Sadtu bank open for business from teachers' union members and staff
A year-and-a-half after applying for its banking licence, the Democratic Teachers’ Union (Sadtu) has successfully launched a co-operative financial institution with 217 members and R141,000 in deposits at the time of its registration.
The Sadtu Savings and Credit Co-operative Ltd was registered with the Reserve Bank’s Prudential Authority on May 27 this year. The authority is responsible for regulating banks, insurers, co-operative financial institutions, financial conglomerates and certain market infrastructures.
Announcing this after its national executive committee meeting earlier this month, the union said the granting of the licence came after months of hard work, having submitted the application for registration on November 17 2017.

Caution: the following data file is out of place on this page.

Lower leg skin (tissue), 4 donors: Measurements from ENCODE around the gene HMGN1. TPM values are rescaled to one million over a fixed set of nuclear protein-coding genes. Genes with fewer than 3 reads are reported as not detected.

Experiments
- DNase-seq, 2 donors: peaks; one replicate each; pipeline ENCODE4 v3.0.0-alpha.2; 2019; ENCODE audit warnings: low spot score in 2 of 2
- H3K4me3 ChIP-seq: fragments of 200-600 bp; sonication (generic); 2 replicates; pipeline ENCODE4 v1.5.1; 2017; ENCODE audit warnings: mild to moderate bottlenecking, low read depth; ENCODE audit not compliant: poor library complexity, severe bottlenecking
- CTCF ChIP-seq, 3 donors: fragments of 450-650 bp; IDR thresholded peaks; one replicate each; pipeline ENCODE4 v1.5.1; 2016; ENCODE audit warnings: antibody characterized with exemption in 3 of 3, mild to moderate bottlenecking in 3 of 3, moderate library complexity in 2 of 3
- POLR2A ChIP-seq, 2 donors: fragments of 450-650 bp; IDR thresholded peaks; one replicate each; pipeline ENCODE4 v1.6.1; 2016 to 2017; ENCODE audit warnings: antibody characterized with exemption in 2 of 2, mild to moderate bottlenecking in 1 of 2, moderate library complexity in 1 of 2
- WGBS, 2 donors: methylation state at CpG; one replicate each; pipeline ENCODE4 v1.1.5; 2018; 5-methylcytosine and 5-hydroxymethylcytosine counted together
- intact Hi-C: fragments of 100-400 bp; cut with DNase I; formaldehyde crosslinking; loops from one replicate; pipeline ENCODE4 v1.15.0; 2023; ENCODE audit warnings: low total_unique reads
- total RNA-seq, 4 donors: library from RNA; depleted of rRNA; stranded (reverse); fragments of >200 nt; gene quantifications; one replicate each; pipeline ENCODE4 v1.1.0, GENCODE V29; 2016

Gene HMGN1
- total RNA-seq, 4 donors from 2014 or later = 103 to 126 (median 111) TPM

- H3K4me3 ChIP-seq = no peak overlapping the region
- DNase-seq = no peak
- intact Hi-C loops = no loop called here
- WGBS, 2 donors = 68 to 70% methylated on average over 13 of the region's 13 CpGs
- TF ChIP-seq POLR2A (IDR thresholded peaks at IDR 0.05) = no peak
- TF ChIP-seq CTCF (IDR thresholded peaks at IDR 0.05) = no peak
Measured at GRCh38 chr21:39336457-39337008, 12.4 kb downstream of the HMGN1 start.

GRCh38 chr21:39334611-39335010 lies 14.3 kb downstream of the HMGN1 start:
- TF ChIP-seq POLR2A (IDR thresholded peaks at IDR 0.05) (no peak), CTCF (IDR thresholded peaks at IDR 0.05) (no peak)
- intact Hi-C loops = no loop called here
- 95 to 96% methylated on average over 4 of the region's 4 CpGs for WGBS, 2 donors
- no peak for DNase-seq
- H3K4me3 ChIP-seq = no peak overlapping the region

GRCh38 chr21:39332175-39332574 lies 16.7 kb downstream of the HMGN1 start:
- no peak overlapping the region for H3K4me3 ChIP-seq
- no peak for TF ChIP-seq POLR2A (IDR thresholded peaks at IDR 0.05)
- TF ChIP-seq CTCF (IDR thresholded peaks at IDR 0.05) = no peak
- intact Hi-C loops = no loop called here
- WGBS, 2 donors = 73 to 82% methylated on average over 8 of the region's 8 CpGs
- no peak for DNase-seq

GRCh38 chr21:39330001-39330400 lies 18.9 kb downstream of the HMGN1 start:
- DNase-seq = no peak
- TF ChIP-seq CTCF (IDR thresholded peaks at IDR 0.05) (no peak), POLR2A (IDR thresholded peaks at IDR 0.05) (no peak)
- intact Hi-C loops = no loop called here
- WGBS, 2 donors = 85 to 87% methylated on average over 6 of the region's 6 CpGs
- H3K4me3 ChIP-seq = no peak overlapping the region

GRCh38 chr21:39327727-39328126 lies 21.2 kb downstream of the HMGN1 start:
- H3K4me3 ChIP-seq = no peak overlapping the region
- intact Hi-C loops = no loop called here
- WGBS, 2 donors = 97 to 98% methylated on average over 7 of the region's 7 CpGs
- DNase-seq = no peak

The co-operative bank will have as its members only Sadtu members, who number 250,000, and the union's employees.
Unlike other financial institutions such as private banks and micro-lenders, the bank will not issue shares to outside shareholders. Instead, it says earnings will be returned to members in the form of "lower" interest loans and "high" interest on the members’ deposits.
The Prudential Authority said a co-operative bank was a bank registered in terms of the Co-Operative Banks Act whose members are employed by a common employer or have common membership in an association or organisation.
The union said the granting of this licence meant members of Sadtu had achieved what was envisaged by the champion of the Black Consciousness Movement, Steven Bantu Biko, when he said: "Black people shall be free when they own their financial institutions."
The union's spokesperson, Nomusa Cembu, told Sowetan that Sadtu members would be able to join the co-operative by buying a membership share of R200 and paying a once-off fee of R100.